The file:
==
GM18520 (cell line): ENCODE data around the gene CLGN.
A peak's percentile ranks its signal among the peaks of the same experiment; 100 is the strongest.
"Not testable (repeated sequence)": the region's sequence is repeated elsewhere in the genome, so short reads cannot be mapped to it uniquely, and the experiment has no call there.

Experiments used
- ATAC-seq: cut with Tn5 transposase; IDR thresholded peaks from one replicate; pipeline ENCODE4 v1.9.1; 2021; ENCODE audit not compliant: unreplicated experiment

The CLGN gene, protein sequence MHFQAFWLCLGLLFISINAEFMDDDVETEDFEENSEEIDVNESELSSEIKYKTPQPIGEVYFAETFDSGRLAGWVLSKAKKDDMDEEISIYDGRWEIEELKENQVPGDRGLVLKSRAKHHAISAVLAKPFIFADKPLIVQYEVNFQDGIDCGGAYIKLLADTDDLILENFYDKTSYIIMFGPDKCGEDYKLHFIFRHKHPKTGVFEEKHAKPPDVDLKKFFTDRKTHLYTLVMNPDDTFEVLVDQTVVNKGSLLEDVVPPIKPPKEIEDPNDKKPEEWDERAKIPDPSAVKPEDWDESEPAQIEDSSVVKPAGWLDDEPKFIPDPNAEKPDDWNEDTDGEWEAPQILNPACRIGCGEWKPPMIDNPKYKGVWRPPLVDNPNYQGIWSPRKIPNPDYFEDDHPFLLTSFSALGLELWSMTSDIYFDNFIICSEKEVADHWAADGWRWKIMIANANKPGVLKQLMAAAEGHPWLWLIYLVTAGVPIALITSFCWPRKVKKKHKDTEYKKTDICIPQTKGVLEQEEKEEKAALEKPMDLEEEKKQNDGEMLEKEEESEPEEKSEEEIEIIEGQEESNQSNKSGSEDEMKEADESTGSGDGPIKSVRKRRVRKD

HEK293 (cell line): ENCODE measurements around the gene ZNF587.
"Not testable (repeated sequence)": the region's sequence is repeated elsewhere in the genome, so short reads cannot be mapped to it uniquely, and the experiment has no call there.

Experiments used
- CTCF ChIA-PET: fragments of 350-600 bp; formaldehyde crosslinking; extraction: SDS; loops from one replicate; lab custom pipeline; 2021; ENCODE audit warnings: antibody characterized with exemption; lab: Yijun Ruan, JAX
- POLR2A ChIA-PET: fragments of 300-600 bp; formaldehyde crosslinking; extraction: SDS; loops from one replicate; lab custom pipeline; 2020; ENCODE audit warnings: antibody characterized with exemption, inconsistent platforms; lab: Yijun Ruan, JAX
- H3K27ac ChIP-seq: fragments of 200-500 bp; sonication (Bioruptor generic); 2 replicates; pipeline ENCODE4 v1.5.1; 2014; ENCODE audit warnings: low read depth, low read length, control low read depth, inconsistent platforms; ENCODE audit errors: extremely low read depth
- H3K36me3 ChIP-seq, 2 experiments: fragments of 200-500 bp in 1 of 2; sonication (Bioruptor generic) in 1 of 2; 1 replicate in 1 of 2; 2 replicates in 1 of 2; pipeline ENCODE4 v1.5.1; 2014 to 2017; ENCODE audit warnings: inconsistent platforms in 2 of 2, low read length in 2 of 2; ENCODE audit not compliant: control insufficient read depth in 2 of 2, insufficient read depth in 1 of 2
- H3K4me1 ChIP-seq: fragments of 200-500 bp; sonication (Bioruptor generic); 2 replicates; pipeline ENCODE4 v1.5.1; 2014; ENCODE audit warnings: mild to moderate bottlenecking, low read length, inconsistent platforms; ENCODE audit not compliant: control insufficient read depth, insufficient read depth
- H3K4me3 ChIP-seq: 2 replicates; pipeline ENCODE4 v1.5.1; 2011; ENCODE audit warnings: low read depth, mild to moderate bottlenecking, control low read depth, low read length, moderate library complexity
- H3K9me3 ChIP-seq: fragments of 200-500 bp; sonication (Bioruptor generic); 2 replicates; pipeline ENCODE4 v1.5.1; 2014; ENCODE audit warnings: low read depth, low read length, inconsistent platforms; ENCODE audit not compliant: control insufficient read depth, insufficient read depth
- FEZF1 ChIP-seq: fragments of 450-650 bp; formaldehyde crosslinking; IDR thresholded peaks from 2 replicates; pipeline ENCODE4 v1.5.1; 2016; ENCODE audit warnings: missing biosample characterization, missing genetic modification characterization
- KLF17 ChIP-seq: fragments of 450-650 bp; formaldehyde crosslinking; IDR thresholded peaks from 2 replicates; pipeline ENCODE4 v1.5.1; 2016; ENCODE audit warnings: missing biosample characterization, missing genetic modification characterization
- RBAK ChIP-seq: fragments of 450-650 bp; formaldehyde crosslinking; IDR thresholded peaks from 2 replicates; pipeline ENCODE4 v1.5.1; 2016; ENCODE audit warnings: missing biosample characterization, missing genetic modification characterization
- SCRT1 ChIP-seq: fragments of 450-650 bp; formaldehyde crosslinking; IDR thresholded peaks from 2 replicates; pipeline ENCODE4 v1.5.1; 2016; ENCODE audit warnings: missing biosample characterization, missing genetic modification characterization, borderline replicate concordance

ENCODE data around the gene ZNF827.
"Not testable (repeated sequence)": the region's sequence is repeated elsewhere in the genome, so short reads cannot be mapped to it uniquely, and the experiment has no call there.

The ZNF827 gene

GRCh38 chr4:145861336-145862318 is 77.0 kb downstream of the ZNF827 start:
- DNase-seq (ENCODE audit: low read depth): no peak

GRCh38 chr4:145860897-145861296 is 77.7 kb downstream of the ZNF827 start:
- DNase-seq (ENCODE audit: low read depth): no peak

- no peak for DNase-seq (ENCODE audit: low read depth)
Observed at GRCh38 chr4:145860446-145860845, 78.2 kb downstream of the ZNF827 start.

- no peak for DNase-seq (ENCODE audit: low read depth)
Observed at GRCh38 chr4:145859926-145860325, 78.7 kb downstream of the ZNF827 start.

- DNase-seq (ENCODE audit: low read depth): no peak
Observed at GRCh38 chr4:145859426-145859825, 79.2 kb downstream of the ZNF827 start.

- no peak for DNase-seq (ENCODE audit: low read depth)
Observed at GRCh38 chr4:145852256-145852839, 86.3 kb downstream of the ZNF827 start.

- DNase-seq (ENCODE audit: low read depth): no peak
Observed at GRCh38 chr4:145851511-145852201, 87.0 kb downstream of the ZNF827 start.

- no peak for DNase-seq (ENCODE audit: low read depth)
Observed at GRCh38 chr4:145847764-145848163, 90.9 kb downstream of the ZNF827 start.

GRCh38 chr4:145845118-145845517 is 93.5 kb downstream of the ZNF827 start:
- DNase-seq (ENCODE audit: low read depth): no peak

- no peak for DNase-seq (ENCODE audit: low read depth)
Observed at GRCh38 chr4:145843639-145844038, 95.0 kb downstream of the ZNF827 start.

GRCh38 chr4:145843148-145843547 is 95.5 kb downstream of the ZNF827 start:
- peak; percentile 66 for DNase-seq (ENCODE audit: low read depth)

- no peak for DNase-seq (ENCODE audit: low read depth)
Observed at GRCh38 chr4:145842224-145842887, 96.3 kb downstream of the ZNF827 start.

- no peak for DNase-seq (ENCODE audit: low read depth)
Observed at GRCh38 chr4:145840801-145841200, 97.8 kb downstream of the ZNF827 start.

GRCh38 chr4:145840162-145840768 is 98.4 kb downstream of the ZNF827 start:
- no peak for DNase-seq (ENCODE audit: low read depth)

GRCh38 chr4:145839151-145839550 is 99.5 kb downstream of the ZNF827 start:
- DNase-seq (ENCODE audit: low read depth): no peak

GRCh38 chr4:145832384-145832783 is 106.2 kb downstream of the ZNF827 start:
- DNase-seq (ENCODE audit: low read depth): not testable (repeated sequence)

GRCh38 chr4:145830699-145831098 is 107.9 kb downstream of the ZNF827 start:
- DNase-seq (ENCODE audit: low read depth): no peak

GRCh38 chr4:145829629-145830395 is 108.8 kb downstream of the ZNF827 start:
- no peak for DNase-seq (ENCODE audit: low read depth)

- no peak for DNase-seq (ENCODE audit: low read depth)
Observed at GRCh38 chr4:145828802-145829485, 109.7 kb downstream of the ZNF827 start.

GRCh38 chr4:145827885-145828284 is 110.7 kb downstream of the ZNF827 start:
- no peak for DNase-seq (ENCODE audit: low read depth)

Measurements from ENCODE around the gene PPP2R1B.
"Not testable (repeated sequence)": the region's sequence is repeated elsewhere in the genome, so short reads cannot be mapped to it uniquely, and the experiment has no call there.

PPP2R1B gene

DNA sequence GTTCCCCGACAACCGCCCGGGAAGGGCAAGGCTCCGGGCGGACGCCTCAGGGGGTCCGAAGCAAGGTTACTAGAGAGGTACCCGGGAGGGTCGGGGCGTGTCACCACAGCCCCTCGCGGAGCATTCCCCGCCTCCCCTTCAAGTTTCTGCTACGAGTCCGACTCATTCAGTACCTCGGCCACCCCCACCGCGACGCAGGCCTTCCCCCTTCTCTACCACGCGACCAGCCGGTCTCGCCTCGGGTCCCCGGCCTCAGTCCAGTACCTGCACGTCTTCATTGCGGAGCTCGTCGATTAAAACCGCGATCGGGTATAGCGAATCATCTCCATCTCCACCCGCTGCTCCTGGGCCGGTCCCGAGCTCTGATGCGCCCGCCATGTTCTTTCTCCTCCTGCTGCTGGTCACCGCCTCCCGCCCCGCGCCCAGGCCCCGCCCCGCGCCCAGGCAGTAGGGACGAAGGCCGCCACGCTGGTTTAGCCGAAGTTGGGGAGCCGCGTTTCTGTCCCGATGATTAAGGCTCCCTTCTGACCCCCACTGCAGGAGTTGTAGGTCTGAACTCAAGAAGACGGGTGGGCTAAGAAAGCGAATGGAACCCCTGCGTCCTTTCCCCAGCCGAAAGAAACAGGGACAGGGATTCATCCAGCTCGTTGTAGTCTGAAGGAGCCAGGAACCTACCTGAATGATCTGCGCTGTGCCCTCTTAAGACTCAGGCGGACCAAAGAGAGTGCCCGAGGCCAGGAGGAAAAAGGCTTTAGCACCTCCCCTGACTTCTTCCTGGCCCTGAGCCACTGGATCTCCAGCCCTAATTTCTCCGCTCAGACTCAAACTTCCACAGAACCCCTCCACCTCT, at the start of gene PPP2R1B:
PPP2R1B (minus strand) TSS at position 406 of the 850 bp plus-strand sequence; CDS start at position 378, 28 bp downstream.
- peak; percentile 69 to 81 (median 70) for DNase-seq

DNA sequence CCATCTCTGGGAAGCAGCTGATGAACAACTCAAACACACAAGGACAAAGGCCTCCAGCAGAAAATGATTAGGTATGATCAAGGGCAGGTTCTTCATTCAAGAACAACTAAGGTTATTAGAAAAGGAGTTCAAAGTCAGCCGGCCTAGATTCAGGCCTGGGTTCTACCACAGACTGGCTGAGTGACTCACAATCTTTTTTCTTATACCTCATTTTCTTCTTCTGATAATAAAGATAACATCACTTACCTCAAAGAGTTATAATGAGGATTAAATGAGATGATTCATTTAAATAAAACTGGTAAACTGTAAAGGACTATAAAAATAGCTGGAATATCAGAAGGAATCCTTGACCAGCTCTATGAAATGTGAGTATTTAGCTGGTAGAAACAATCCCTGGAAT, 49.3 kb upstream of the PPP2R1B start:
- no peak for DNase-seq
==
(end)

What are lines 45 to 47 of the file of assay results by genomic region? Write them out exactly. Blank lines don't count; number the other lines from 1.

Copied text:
- peak; percentile 66 for DNase-seq (ENCODE audit: low read depth)

- no peak for DNase-seq (ENCODE audit: low read depth)
Observed at GRCh38 chr4:145842224-145842887, 96.3 kb downstream of the ZNF827 start.